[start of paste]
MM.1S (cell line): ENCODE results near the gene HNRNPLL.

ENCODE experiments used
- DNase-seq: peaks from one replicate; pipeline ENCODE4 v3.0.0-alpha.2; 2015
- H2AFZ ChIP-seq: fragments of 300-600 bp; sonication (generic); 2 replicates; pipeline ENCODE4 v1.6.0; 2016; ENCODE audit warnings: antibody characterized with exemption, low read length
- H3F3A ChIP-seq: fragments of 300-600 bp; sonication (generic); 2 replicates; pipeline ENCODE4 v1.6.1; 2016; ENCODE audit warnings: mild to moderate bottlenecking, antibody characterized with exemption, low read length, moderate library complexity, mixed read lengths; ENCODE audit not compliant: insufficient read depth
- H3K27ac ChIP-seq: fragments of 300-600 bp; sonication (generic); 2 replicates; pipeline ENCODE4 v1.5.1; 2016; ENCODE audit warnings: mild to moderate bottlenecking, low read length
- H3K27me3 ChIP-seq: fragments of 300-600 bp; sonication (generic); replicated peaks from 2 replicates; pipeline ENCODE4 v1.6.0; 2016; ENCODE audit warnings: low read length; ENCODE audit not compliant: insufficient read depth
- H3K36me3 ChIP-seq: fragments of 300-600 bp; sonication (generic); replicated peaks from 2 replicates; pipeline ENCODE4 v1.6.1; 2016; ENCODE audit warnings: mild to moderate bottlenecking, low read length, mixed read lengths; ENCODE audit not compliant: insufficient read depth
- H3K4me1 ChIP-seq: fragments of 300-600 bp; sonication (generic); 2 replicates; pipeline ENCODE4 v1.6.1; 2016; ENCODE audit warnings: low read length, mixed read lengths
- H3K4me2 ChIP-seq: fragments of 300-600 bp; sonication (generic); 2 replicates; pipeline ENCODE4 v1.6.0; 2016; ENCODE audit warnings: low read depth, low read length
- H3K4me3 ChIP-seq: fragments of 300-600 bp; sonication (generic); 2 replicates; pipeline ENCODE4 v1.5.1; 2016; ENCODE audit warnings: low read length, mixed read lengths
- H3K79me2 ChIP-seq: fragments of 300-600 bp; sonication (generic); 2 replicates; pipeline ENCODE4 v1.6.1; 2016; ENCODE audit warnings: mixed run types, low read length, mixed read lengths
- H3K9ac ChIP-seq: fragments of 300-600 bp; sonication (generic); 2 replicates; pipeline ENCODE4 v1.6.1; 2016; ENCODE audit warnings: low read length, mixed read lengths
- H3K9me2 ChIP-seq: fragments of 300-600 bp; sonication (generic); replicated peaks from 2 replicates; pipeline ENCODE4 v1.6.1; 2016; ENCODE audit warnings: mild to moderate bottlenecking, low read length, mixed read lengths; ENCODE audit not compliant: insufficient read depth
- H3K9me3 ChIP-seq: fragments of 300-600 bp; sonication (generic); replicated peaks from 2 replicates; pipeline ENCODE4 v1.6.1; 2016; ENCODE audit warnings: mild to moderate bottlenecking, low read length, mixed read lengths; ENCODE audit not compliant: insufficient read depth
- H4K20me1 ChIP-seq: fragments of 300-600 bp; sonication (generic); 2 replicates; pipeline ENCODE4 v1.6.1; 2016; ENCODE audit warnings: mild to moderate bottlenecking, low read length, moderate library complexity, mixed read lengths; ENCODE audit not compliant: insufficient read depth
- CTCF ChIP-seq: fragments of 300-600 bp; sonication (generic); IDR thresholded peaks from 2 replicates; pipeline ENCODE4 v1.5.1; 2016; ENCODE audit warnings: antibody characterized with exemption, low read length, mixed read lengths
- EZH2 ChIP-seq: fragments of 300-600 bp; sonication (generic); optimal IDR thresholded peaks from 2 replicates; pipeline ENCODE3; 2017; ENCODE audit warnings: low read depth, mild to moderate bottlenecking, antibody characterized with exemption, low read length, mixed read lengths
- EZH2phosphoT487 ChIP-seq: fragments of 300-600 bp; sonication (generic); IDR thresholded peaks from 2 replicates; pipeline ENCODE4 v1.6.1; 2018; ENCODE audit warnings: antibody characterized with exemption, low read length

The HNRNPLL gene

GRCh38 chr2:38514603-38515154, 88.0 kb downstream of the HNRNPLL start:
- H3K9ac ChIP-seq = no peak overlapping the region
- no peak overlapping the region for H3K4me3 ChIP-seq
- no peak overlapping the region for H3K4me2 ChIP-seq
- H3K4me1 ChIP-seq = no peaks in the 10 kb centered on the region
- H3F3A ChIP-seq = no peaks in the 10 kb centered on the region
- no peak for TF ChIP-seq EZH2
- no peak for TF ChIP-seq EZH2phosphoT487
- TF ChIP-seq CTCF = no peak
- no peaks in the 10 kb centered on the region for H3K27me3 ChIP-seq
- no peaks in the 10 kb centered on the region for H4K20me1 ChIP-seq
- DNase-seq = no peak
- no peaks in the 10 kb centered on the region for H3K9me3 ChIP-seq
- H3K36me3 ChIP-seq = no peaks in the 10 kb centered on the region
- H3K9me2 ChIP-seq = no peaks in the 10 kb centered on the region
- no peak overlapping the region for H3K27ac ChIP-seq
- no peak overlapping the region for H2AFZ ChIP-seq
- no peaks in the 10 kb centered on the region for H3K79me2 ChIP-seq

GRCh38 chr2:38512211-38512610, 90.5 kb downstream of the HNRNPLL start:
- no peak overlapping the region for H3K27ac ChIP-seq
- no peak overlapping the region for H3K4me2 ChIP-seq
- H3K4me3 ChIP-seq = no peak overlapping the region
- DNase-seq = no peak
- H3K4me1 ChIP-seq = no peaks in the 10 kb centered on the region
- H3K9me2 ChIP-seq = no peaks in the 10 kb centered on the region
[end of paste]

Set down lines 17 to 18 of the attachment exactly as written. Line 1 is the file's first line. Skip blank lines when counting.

- CTCF ChIP-seq: fragments of 300-600 bp; sonication (generic); IDR thresholded peaks from 2 replicates; pipeline ENCODE4 v1.5.1; 2016; ENCODE audit warnings: antibody characterized with exemption, low read length, mixed read lengths
- EZH2 ChIP-seq: fragments of 300-600 bp; sonication (generic); optimal IDR thresholded peaks from 2 replicates; pipeline ENCODE3; 2017; ENCODE audit warnings: low read depth, mild to moderate bottlenecking, antibody characterized with exemption, low read length, mixed read lengths